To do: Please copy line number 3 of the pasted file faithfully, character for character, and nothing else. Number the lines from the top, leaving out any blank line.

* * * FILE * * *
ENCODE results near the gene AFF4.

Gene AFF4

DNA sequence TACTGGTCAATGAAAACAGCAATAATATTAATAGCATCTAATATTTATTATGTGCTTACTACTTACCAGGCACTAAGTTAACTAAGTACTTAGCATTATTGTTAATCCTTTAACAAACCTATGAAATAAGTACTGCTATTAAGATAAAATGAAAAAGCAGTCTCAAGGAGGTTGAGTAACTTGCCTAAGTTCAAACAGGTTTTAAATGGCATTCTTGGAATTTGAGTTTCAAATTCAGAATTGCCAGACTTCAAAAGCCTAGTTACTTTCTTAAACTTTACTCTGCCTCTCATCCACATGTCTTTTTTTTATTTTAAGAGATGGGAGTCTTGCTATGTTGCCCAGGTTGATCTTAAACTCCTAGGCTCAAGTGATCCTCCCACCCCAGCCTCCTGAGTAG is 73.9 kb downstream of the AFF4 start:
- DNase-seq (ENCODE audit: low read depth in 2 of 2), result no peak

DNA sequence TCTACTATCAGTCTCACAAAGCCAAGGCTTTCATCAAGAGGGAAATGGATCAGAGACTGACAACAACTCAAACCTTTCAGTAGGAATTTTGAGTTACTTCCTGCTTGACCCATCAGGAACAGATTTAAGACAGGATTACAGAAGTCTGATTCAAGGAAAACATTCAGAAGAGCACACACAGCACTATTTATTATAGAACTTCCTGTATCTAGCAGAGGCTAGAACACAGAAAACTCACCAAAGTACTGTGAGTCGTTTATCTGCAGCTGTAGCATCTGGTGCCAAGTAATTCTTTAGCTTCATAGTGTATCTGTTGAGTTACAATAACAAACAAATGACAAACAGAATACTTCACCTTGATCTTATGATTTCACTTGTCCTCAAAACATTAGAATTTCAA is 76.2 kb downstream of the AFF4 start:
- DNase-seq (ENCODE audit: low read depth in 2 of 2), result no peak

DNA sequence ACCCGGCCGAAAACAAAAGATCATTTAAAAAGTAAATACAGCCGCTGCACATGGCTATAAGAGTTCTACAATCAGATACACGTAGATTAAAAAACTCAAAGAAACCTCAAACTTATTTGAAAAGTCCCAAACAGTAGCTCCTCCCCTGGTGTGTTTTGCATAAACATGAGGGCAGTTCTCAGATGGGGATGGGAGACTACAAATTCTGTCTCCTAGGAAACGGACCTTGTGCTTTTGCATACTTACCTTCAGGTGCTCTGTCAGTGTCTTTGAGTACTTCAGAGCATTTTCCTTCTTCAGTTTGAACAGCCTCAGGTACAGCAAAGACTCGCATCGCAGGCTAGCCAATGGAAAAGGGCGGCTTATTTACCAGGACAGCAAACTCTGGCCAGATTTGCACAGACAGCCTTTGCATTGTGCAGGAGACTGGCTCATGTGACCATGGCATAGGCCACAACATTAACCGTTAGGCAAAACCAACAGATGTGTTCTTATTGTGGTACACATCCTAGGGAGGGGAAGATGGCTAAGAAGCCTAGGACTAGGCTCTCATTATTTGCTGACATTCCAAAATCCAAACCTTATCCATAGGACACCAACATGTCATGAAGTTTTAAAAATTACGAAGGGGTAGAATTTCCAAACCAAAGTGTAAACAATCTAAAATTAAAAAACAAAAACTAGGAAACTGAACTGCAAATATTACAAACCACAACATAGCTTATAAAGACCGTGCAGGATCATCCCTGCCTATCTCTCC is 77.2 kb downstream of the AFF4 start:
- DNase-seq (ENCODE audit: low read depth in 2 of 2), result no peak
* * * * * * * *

DNA sequence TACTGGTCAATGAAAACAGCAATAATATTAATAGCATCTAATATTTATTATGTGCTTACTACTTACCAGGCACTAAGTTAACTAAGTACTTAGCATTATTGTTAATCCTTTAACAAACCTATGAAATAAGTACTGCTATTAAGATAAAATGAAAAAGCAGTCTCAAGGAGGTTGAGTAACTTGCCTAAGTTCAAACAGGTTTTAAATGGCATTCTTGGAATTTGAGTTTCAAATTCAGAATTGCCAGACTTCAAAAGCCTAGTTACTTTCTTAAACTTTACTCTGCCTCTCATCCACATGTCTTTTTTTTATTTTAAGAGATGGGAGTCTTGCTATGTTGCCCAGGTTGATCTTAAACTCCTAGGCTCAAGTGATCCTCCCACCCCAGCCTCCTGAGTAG is 73.9 kb downstream of the AFF4 start: